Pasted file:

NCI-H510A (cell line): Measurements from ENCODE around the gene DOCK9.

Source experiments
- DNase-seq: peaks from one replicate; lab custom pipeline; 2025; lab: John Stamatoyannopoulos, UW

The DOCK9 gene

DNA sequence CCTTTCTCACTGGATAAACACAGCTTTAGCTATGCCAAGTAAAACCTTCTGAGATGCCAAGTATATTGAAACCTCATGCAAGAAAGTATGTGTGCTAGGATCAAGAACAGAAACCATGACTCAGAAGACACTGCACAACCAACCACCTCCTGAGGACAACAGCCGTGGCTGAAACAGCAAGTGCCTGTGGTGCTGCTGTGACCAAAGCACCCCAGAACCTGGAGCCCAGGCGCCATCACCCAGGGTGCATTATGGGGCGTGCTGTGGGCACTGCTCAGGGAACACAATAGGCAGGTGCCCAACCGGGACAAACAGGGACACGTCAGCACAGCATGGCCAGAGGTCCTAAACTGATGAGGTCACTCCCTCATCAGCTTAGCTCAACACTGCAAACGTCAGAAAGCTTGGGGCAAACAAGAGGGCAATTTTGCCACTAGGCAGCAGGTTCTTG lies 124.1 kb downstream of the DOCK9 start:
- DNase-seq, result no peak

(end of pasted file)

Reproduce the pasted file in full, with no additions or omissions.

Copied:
NCI-H510A (cell line): Measurements from ENCODE around the gene DOCK9.

Source experiments
- DNase-seq: peaks from one replicate; lab custom pipeline; 2025; lab: John Stamatoyannopoulos, UW

The DOCK9 gene

DNA sequence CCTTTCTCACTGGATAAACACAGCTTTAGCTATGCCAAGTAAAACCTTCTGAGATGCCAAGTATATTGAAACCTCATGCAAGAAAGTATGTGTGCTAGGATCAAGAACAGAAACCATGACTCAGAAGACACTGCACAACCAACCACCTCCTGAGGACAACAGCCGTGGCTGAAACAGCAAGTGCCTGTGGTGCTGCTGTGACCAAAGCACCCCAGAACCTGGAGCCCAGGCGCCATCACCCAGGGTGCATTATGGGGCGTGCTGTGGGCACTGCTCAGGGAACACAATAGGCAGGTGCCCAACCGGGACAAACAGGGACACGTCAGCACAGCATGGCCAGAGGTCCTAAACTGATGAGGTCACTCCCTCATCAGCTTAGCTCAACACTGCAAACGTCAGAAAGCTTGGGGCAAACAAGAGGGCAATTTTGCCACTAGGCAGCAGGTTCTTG lies 124.1 kb downstream of the DOCK9 start:
- DNase-seq, result no peak